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R v Bennetts (No 3)

 

[2017] QSC 195

 

SUPREME COURT OF QUEENSLAND

 

CITATION:

R v Bennetts [2017] QSC 195; [2017] QSCPR 5

PARTIES:

THE QUEEN

v

Brenden Jacob BENNETTS

(applicant)

FILE NO/S:

No 1432 of 2016

DIVISION:

Trial Division

PROCEEDING:

Rulings

ORIGINATING COURT:

                                                                                           Supreme Court at Brisbane

DELIVERED ON:

11 September 2017

DELIVERED AT:

Brisbane

HEARING DATE:

7 September 2017

JUDGE:

Ann Lyons J

ORDERS:

  1. The application to exclude the evidence of the YouTube search on 13 August 2015 is refused.

CATCHWORDS:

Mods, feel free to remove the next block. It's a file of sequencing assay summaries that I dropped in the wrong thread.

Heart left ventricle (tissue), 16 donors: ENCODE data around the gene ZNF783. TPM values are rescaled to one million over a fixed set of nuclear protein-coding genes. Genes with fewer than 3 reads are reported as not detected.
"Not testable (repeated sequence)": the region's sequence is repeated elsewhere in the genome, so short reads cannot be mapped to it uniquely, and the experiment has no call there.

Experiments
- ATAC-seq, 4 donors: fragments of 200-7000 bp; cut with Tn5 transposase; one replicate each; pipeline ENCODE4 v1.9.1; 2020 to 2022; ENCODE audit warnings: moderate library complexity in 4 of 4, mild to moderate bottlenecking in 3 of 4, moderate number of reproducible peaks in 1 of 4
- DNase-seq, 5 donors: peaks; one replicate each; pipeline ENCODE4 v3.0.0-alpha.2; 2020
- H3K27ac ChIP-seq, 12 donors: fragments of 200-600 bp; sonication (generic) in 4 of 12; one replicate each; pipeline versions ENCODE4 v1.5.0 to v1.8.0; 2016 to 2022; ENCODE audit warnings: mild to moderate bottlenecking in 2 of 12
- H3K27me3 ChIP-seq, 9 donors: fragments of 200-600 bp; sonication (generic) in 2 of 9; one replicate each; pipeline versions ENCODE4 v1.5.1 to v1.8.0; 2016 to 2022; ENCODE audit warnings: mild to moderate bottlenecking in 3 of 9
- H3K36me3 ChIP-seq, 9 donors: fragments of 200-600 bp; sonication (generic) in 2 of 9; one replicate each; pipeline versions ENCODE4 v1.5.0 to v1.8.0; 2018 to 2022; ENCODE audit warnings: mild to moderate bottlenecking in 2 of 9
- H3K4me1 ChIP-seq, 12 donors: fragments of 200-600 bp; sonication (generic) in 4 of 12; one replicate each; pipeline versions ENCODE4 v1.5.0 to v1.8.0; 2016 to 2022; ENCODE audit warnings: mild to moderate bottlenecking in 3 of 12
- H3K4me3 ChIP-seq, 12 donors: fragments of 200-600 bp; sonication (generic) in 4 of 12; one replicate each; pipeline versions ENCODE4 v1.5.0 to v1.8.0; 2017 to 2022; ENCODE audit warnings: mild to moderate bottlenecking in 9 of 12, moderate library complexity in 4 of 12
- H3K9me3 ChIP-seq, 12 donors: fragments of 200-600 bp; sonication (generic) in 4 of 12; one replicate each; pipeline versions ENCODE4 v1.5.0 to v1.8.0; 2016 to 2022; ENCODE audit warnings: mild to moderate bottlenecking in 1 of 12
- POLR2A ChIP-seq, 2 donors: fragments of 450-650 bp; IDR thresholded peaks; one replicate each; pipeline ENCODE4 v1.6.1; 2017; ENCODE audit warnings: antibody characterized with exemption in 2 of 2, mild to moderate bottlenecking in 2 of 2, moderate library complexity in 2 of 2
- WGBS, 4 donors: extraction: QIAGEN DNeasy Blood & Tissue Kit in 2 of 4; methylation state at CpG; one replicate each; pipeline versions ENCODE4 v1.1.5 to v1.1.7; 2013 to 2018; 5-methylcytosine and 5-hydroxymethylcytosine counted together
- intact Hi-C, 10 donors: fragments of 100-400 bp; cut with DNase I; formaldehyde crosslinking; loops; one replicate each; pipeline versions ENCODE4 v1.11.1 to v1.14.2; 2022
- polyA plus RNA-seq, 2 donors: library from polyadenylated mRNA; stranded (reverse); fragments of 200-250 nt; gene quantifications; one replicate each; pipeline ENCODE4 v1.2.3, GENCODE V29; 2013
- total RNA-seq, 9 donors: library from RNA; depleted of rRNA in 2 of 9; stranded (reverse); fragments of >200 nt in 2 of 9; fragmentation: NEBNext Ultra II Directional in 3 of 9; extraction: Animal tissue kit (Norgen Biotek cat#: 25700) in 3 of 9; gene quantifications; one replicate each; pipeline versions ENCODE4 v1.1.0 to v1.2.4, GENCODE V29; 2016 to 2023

CRIMINAL LAW – EVIDENCE - JUDICIAL DISCRETION TO ADMIT OR EXCLUDE EVIDENCE – NATURE OF DISCRETION – OTHER PARTICULAR MATTERS – where the applicant is charged with one count of murder and one count of interfering with a corpse – where the applicant’s plea to manslaughter was not accepted by the Crown in satisfaction of the indictment – where one day before the applicant caused the death of the deceased the applicant entered the search “best way to dispose of a body” into YouTube – where the results of the search, if any, are not known – where applications to exclude the evidence of the search on the basis of relevance and prejudice were refused – where the applicant seeks the exclusion of the evidence on the basis of unfairness pursuant to the common law residual discretion to exclude admissible evidence – whether the common law residual discretion to exclude is enlivened – whether the evidence should be excluded